“EUROPE CAN SPEND ITS WAY TO GROWTH”
Europe is back on the right track. With François Hollande as the new French president, we have made a significant step toward growth and the revival of the damaged European economy. Mr. Hollande’s plan to present the June European summit with joint French-German proposals for a growth pact is right, and—in these turbulent times—finally a ray of political hope.
Continuing the harsh austerity policies that German Chancellor Angela Merkel and her conservative colleagues have pushed until now would lead one European country after the other into recession. Dramatic economic news from Spain, the United Kingdom and of course Greece provides gloomy examples.
The Merkel dogma “Yes to growth, but no to debt” can only be understood as a polemic, an ideological statement. Because it makes no sense for the economy or for society.
Should companies that seek to grow not be allowed to take out loans anymore? Should states, in order to fight recession and unemployment, not assume debt? If that is the line of argumentation, what can possibly be the result of Wednesday’s informal summit on European growth?
In view of the rising levels of debt compared with gross domestic product in most European countries, we must take stock of the disastrous effects of the one-sided austerity politics and also recognize their antisocial character, proven by record unemployment figures. The collapse of some governments—notably in France and Greece—and the increasing strength of extremist parties further demonstrate the political danger. How many more facts does it take to end these austerity policies?
Alternatives should be developed without giving up the goal of balanced budgets. The fact that the current recession was preceded by a decrease of public investment in measures and policies that produce growth and employment clearly indicates that these must be the starting point of an alternative strategy. In the evaluation of national budgets, investment in growth and employment should be given priority. Expenditures for these purposes should not be integrated in calculations of structural deficits and hence be punished because investment in growth generates income and taxes and therefore revenues for the state.
Italian Prime Minister Mario Monti has already called for policies that favor targeted public investments in growth and employment, at least during this current weak growth period. In principle, this golden rule should apply at all times, but its application today is imperative if we are to grow past the crisis. We therefore need more Monti and less Merkel.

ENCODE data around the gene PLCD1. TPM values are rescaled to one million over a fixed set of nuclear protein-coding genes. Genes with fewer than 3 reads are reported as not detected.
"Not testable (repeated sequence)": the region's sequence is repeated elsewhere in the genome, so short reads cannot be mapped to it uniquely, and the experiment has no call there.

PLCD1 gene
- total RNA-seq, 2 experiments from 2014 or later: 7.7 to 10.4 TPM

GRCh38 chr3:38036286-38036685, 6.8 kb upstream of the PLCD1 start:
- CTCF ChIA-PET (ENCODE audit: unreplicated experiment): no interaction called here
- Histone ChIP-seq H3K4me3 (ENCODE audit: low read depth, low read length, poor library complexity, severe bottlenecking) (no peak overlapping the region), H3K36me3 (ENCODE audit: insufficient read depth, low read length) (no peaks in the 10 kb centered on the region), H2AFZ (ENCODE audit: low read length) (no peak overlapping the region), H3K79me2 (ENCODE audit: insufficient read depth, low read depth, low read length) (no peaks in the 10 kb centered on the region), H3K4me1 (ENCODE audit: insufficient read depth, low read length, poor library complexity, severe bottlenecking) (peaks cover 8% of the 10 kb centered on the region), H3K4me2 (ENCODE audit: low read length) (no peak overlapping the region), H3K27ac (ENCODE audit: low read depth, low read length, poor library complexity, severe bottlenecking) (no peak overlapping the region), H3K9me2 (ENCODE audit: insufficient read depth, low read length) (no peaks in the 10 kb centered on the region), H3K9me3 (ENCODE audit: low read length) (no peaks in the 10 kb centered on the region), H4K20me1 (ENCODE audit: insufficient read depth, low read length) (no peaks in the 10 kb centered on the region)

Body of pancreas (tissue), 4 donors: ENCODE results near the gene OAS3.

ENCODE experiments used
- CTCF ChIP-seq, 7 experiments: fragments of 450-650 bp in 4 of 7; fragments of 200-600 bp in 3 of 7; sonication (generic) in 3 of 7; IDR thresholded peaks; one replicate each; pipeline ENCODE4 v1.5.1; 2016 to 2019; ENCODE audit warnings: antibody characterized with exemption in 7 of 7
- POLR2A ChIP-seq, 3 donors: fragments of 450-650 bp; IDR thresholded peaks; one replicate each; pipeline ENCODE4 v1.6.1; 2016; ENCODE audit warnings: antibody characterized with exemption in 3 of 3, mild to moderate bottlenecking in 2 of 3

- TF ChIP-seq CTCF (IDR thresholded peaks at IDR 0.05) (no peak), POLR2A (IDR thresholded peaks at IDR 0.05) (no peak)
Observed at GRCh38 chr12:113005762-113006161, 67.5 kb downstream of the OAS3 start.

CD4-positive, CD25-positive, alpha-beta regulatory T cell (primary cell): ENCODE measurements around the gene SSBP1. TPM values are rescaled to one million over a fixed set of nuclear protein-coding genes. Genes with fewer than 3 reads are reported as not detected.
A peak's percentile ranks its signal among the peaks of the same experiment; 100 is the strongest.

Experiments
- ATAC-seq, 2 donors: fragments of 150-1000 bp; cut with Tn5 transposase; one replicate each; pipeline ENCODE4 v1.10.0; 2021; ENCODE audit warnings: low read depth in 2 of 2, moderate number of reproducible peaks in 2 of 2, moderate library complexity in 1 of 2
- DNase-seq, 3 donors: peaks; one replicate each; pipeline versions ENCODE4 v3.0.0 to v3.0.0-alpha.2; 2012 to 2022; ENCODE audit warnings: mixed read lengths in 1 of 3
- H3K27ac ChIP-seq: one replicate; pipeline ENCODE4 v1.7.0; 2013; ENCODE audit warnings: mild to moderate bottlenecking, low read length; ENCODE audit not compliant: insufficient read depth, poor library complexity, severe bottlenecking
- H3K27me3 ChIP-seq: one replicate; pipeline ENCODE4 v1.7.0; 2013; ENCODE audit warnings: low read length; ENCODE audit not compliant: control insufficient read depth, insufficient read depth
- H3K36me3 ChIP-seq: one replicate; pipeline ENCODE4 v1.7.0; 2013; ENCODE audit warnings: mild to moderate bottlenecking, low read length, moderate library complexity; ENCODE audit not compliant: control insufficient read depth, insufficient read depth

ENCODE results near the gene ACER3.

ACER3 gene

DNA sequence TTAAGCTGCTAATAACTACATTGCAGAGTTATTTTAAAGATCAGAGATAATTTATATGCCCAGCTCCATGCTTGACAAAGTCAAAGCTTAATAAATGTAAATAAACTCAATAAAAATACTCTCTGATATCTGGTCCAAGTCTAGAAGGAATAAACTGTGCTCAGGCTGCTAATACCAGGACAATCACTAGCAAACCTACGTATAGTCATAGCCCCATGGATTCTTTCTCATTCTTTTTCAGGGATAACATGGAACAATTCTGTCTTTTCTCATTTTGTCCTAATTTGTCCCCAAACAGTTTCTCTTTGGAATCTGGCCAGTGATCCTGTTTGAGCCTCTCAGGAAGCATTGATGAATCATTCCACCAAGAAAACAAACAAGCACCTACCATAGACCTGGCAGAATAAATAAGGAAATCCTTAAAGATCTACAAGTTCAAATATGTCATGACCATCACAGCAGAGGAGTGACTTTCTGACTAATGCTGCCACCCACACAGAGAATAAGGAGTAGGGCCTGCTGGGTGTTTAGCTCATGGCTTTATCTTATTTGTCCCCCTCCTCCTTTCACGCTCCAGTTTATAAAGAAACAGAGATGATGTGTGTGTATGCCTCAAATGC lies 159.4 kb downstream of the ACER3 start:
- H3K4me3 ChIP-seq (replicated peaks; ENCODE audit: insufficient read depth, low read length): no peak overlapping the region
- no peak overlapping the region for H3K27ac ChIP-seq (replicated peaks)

We actually need to go a step even further. The EU member states should not only be forced to limit their debt in accordance with European treaties. The European institutions should enact legislation that requires all members to make public investments in growth and employment.
In addition to fighting unemployment, such investments would finally lead us onto the path toward a seriously environment-friendly economy. A shift toward more renewable energies is not taking off so far. We have agreed on great goals within the Europe 2020 strategy, but we hinder their achievement by tough austerity policies.
These additional investments need to be financed, one way or another. A financial transaction tax and a more efficient fight against tax evasion could channel additional funds into national treasuries. And once growth takes off, tax revenues will start flowing. Tax policy that favors lower-income classes and better regulation of financial markets would already be fostering growth.
Compared with the stubbornness of Chancellor Merkel and the German Bundesbank, an alternative is not only possible, but economically, socially and politically necessary. How many lost state elections does Ms. Merkel want to deal with? How much more must the fabric of society be torn? And how much more can the project Europe take?
This week’s “informal summit” must finally lead to a change of direction in economic policy. The new French-German axis with a social democratic profile will play a central role in pointing the way.
Hannes Swoboda, Wall Street Journal, 21/05/2012